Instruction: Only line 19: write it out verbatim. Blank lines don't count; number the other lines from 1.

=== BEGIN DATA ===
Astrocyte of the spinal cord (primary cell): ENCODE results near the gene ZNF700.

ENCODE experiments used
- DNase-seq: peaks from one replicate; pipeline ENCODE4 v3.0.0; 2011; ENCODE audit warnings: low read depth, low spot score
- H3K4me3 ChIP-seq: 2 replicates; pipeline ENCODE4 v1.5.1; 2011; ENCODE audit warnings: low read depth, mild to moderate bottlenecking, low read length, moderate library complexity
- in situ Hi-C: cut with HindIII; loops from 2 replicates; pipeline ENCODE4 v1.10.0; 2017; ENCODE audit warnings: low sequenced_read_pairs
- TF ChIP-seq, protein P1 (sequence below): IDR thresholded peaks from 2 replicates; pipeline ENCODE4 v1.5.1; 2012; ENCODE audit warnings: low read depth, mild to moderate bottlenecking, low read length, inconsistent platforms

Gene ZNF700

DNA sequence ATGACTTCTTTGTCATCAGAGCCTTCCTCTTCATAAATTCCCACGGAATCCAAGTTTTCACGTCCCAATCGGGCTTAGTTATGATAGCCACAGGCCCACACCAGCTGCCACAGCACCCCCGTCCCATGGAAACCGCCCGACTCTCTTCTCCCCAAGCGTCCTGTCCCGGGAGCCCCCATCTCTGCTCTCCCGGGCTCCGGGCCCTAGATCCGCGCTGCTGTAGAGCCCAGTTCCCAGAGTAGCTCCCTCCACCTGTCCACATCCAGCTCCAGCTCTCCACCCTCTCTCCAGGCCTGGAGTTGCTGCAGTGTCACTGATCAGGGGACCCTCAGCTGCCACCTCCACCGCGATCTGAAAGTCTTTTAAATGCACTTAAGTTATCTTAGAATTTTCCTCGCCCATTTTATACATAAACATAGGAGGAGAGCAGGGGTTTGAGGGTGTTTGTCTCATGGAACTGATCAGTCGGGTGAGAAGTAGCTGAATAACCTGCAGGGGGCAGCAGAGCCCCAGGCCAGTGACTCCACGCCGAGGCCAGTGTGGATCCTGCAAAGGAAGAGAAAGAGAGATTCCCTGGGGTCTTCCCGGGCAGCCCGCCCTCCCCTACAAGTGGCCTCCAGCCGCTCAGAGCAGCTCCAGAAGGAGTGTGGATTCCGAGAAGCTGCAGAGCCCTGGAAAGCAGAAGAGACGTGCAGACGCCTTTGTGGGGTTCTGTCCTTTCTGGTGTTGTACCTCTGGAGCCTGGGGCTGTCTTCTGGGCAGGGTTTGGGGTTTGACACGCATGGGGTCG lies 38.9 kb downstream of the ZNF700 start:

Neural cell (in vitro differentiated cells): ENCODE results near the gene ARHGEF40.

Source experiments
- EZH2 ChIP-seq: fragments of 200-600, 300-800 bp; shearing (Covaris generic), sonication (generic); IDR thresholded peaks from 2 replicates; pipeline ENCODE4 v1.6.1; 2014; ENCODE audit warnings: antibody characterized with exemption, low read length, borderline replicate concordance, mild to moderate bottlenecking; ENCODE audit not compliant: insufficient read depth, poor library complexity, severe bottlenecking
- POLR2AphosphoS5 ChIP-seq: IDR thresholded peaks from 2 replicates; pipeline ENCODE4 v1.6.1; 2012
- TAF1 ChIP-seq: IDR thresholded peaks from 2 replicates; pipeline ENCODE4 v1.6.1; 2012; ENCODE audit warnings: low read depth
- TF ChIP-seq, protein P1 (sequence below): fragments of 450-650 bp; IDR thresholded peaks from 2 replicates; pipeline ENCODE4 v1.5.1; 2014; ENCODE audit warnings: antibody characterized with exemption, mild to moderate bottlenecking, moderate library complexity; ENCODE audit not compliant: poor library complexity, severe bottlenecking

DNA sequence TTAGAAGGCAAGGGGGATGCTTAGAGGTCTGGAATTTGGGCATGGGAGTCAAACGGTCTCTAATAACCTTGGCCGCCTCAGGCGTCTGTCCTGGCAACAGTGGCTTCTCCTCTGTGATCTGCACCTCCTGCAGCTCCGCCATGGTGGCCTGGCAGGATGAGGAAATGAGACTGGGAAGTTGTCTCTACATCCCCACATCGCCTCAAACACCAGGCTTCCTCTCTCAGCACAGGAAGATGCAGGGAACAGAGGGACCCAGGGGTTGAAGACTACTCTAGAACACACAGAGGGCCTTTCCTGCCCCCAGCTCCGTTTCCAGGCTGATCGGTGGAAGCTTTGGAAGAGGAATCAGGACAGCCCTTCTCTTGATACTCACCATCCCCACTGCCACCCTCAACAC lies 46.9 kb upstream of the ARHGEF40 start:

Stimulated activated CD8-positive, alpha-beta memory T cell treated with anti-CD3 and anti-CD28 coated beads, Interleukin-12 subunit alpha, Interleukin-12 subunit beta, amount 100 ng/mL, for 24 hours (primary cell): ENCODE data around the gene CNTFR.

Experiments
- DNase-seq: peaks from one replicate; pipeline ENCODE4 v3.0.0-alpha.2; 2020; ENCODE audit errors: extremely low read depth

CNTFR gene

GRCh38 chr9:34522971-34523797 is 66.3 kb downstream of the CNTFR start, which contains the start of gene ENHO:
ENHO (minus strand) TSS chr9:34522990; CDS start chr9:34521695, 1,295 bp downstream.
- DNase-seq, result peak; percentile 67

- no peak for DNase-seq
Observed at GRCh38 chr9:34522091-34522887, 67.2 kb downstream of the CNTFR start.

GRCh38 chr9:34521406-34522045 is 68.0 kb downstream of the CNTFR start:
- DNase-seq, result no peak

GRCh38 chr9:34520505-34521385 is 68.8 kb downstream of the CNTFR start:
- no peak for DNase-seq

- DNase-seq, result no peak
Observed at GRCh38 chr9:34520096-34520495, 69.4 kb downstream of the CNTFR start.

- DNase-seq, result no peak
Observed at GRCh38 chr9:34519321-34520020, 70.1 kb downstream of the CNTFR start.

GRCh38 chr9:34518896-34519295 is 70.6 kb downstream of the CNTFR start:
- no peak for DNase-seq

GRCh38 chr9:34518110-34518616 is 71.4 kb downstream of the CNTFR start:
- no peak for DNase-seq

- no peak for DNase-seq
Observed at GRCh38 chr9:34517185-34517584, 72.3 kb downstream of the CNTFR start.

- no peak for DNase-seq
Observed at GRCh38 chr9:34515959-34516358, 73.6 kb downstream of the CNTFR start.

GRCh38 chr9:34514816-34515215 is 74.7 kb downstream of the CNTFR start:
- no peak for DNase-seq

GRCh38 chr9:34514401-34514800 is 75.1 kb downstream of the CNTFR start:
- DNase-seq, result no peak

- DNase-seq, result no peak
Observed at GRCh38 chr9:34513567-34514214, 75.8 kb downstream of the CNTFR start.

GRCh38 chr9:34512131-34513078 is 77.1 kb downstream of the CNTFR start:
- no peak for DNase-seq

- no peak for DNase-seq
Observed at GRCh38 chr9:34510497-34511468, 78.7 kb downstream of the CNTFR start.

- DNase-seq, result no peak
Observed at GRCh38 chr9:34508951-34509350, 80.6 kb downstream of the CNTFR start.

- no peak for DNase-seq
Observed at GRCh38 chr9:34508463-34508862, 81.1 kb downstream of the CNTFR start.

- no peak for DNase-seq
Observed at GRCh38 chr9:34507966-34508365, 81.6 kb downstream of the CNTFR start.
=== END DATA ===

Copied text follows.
CNTFR gene